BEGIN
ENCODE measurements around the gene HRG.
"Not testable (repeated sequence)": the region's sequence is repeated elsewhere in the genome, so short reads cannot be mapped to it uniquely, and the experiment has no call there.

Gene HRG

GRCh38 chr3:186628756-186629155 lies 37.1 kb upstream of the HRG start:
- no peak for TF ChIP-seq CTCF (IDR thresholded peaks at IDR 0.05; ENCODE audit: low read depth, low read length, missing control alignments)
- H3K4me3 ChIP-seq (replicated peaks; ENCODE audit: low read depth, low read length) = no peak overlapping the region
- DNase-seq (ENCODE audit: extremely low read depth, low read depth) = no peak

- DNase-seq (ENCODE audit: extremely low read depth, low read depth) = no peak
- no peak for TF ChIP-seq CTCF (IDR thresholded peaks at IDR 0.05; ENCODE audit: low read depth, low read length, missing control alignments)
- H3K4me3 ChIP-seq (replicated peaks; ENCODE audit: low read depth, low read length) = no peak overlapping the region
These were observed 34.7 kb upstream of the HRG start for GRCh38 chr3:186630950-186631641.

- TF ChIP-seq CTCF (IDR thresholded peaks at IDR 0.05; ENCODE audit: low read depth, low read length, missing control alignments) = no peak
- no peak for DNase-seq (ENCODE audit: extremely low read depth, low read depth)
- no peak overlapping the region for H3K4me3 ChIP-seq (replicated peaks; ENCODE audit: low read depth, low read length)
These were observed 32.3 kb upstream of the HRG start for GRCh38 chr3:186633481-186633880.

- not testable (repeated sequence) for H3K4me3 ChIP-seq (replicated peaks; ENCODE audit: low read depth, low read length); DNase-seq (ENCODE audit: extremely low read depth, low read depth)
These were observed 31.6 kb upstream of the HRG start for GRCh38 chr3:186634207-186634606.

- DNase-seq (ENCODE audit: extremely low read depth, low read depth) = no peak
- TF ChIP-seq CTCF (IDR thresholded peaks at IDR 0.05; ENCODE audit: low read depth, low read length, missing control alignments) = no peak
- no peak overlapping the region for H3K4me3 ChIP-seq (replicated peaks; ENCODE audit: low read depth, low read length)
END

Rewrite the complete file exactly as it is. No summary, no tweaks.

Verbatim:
ENCODE measurements around the gene HRG.
"Not testable (repeated sequence)": the region's sequence is repeated elsewhere in the genome, so short reads cannot be mapped to it uniquely, and the experiment has no call there.

Gene HRG

GRCh38 chr3:186628756-186629155 lies 37.1 kb upstream of the HRG start:
- no peak for TF ChIP-seq CTCF (IDR thresholded peaks at IDR 0.05; ENCODE audit: low read depth, low read length, missing control alignments)
- H3K4me3 ChIP-seq (replicated peaks; ENCODE audit: low read depth, low read length) = no peak overlapping the region
- DNase-seq (ENCODE audit: extremely low read depth, low read depth) = no peak

- DNase-seq (ENCODE audit: extremely low read depth, low read depth) = no peak
- no peak for TF ChIP-seq CTCF (IDR thresholded peaks at IDR 0.05; ENCODE audit: low read depth, low read length, missing control alignments)
- H3K4me3 ChIP-seq (replicated peaks; ENCODE audit: low read depth, low read length) = no peak overlapping the region
These were observed 34.7 kb upstream of the HRG start for GRCh38 chr3:186630950-186631641.

- TF ChIP-seq CTCF (IDR thresholded peaks at IDR 0.05; ENCODE audit: low read depth, low read length, missing control alignments) = no peak
- no peak for DNase-seq (ENCODE audit: extremely low read depth, low read depth)
- no peak overlapping the region for H3K4me3 ChIP-seq (replicated peaks; ENCODE audit: low read depth, low read length)
These were observed 32.3 kb upstream of the HRG start for GRCh38 chr3:186633481-186633880.

- not testable (repeated sequence) for H3K4me3 ChIP-seq (replicated peaks; ENCODE audit: low read depth, low read length); DNase-seq (ENCODE audit: extremely low read depth, low read depth)
These were observed 31.6 kb upstream of the HRG start for GRCh38 chr3:186634207-186634606.

- DNase-seq (ENCODE audit: extremely low read depth, low read depth) = no peak
- TF ChIP-seq CTCF (IDR thresholded peaks at IDR 0.05; ENCODE audit: low read depth, low read length, missing control alignments) = no peak
- no peak overlapping the region for H3K4me3 ChIP-seq (replicated peaks; ENCODE audit: low read depth, low read length)